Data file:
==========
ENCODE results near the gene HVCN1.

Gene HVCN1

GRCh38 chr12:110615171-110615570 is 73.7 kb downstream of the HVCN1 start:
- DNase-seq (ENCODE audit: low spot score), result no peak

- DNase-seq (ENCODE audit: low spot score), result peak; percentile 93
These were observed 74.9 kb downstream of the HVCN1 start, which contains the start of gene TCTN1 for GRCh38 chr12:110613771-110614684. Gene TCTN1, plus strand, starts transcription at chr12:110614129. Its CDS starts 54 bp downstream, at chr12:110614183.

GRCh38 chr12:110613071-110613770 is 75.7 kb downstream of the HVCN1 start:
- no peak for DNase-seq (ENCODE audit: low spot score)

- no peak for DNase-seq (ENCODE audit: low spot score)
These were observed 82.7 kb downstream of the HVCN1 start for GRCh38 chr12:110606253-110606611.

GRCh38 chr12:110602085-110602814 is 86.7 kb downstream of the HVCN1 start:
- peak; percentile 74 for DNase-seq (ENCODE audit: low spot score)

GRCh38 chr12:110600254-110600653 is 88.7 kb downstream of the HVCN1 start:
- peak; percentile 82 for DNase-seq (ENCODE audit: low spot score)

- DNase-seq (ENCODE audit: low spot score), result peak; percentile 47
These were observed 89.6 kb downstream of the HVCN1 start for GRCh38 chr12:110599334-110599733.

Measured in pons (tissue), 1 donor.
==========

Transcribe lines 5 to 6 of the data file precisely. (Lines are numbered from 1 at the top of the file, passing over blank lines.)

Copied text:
- DNase-seq (ENCODE audit: low spot score), result peak; percentile 93
These were observed 74.9 kb downstream of the HVCN1 start, which contains the start of gene TCTN1 for GRCh38 chr12:110613771-110614684. Gene TCTN1, plus strand, starts transcription at chr12:110614129. Its CDS starts 54 bp downstream, at chr12:110614183.